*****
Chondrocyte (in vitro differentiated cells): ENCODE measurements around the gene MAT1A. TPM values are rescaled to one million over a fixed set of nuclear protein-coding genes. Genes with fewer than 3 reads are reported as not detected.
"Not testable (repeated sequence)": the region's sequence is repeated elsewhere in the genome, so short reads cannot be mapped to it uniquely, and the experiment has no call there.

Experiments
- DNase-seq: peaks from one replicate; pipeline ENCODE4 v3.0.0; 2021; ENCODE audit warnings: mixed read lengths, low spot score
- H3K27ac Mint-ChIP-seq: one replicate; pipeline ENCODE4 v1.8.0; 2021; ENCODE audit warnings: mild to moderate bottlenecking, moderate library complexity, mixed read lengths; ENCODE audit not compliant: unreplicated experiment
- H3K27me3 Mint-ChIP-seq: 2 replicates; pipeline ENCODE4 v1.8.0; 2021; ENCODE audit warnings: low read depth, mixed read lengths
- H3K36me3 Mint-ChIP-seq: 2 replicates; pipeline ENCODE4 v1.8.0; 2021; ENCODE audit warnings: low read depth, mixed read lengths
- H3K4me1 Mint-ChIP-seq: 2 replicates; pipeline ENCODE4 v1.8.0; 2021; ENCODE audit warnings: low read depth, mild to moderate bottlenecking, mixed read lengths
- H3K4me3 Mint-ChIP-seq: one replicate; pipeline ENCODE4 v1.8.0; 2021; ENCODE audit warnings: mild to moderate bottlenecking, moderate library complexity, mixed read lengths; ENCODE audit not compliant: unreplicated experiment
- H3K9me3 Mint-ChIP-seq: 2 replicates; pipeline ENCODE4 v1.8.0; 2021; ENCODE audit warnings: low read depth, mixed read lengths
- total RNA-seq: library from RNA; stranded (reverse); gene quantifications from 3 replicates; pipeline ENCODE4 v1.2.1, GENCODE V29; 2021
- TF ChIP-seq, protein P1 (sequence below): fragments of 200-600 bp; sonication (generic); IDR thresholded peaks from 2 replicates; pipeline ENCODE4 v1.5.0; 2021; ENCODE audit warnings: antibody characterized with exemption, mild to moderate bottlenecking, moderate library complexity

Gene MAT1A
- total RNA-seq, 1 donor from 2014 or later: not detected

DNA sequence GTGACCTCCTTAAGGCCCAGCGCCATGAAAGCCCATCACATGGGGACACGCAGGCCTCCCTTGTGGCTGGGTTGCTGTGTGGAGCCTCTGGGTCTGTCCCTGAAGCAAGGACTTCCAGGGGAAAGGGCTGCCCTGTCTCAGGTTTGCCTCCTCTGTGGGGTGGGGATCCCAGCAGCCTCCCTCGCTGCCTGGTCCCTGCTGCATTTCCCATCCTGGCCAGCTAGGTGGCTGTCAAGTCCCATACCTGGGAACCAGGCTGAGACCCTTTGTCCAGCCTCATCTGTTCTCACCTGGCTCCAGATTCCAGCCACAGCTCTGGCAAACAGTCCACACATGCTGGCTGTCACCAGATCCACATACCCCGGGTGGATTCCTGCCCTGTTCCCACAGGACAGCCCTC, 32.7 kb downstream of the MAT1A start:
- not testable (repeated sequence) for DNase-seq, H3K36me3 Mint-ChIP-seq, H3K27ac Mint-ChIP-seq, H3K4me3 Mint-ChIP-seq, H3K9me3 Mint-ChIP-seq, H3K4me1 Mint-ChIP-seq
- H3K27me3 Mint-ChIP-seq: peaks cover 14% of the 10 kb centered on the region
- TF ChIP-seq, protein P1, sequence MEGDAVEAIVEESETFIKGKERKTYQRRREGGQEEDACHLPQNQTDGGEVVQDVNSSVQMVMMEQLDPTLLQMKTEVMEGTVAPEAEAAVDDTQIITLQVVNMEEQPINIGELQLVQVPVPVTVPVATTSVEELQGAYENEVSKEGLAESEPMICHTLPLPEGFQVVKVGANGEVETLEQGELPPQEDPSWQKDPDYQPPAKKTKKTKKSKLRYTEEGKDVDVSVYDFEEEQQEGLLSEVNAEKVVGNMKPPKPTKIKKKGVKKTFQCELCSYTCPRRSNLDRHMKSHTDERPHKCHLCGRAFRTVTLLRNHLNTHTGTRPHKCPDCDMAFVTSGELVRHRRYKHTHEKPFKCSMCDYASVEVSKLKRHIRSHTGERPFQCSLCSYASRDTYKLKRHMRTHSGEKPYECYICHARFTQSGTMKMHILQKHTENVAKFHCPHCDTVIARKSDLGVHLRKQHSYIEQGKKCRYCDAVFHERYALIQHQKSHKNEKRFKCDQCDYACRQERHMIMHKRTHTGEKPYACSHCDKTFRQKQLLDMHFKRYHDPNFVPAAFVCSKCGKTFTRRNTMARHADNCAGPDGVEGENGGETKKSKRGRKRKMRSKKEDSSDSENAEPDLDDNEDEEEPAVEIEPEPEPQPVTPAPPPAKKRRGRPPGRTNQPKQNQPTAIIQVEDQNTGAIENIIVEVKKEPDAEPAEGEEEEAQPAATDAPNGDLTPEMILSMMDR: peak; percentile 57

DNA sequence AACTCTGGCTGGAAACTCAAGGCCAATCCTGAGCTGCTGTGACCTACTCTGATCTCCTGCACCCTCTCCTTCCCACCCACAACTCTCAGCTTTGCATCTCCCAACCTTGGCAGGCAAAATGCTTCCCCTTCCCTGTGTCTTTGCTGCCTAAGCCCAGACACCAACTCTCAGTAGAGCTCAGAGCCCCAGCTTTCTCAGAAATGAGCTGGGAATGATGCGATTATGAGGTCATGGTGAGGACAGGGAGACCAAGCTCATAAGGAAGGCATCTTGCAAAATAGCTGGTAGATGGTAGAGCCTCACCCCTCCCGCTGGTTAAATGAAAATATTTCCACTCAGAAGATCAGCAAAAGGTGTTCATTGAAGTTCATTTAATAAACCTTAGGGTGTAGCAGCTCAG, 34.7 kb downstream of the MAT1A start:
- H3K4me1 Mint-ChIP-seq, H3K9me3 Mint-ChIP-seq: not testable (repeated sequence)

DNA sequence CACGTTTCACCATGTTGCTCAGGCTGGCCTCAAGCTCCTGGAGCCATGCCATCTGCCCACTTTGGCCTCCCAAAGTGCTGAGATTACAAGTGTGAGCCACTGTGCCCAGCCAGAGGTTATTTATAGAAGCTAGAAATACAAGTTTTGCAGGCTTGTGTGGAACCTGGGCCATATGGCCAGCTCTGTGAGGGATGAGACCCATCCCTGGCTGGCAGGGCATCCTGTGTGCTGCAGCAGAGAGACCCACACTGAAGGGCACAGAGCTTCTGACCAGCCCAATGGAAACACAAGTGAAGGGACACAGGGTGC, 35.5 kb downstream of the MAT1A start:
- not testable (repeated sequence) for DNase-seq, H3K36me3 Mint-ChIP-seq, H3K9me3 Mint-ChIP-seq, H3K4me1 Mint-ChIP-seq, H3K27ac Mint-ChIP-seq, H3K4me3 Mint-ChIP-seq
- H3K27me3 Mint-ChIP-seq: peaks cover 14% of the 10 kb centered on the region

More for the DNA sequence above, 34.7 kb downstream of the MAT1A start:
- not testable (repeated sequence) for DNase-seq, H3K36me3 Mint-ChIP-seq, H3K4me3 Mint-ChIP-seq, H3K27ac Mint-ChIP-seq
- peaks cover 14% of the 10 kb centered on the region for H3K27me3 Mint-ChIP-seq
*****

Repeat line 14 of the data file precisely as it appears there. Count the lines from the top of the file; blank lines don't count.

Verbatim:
- total RNA-seq, 1 donor from 2014 or later: not detected